As a parent, getting the best education for your child is at the top of your priority list along with getting them the best doctor when they are sick. Where you choose to send your child to school, and the type of education they are getting, ultimately sets them up for the rest of their life. With Haddonfield Friends School (HFS), the decision just got a whole lot easier.
“We inspire joyful young minds to reach their fullest potential, to embrace diversity and to go out into the world with self-awareness, confidence and compassion,” says Head of School Matthew Sharp. “It is our hope that HFS students graduate as innovative problem solvers, curious, independent learners and ultimately, as socially, emotionally and spiritually developed global citizens who respond thoughtfully and compassionately to one another and the world.”
In addition to their mission, the pre-K through eighth grade school has six core values, the Quaker Testimonies known as the SPICES: Simplicity, Peace, Integrity, Community, Equality and Stewardship.
Implementing a curriculum that is progressive, timely and relevant to today’s world, Sharp says students take this curriculum further than the classroom via service, environmental studies, presentations and expos, hands-on projects and travel.
Because their curriculum prioritizes experiential and independent learning, HFS’s class sizes are an ideal environment to achieve these goals. “We are proud that we have two certified teachers in every classroom of our early childhood center, kindergarten and first grade,” says Sharp. “No classroom at HFS has more than 18 students.”
The smaller class sizes allow every student the opportunity to refine and demonstrate thought leadership, be a part of meaningful and experiential instruction, learn in engaging settings, have personalized and customized instruction and be a part of a close-knit community where students in different grades can work together to solve problems and complete projects.
“Our teachers realize that future leaders and citizens will need more than facts and good test scores to succeed,” says Sharp. “Our teachers engage students via query and investigation. Students are exposed to rich literary selections and hands-on mathematics and science. Teachers model social skills, Quaker testimonies and allow each child to find their voice.”
While the educational lessons students are learning at HFS are instrumental to their success in the future, they also learn life skills from four-legged students.
Since 2012, HFS has been raising Canine Companion service dogs. At eight weeks old, the puppy leaves its breeder in California to fly to New Jersey. Upon arrival, the puppy is met by the kindergarten teacher and one lucky student with a big smile and lots of love. The puppy is then introduced to the entire student body and the students quickly learn that when the puppy is wearing its working vest, it is not to be petted.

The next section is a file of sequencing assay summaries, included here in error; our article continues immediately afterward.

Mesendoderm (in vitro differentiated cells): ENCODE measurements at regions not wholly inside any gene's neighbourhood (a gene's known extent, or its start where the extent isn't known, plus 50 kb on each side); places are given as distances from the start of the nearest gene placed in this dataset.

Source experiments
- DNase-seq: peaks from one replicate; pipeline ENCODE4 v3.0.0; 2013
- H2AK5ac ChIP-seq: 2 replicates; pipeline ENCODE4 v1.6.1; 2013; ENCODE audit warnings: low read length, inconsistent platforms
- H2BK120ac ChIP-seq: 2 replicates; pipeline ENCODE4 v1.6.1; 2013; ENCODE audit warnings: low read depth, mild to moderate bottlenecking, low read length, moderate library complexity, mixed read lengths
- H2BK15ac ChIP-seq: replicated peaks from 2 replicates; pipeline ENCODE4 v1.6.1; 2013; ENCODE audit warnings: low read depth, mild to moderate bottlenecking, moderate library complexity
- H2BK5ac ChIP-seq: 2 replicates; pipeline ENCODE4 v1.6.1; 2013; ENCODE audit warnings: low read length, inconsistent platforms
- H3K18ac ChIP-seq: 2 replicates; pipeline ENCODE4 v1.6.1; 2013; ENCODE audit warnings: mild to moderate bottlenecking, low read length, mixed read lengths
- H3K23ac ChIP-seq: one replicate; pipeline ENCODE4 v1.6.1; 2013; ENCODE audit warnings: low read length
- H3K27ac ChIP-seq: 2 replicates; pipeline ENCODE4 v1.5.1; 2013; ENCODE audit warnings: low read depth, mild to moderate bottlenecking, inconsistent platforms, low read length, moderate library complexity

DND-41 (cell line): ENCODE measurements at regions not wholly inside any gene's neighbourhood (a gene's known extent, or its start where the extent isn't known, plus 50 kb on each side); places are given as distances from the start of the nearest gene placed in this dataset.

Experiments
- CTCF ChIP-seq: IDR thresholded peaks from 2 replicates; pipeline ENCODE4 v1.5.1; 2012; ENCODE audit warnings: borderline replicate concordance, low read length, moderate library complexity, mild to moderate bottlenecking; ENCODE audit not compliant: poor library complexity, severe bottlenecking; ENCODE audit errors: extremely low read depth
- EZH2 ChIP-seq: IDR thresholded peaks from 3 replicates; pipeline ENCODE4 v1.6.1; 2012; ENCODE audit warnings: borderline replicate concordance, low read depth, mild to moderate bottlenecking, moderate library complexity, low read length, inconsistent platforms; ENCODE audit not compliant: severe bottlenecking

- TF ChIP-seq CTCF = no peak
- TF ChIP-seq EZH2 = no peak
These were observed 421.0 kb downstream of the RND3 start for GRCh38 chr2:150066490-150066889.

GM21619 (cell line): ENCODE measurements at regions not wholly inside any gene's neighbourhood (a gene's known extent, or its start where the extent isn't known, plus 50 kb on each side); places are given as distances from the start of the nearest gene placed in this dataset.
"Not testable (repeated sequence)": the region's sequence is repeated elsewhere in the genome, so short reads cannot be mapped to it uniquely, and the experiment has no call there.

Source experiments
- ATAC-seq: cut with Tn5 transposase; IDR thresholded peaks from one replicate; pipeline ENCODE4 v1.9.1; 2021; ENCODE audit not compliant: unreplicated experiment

While the puppies are learning a lot of lessons in the kindergarten class, the students are learning them as well.
“First, they get an understanding of service. The puppy that they take care of and love is not theirs. They have to try to make this puppy wonderful, in fact life-changing for someone else,” says Sharp. “Even at age 5, they are taking responsibility for making sure the dog has water. They have to respect boundaries and know when they can and cannot play with the pup.”
HFS has successfully raised four dogs and is currently anticipating its fifth that arrives Memorial Day weekend—a golden retriever that will be with the school for a year and a half.
Parents Eric Mills and Kristin Carberry have two sons at HFS, one in second grade and one in fourth, and couldn’t be happier with their decision to enroll them since kindergarten.
“We were looking for a school with a strong value system and [were] impressed with the school’s real sense of community from the moment we first visited,” the parents say. “HFS has an incredibly diverse population compared to the rest of the region and that was also vitally important to us. Its academic reputation for a rigorous and engaging curriculum was a major factor in our decision.”
Both Mills and Carberry agreed that they knew HFS was the right fit for their children when they met with teachers at one of HFS’ open houses, saying “Their pure enthusiasm and passion for teaching [shined] through in our initial meetings with them.”
They note there is a special level of engagement from each family attending HFS inspired by the love for the school and further strengthened by the fact that they, as parents, have consciously chosen to raise their children in this “unique and wonderful extension” of their lives.
“At Haddonfield Friends School every child participates and everyone is included—every day,” says Sharp. “We invite you to come join us and find your voice!”
Haddonfield Friends School
47 N. Haddon Ave. | Haddonfield
Published (and copyrighted) in Suburban Family Magazine, Volume 8, Issue 3 (May, 2017).
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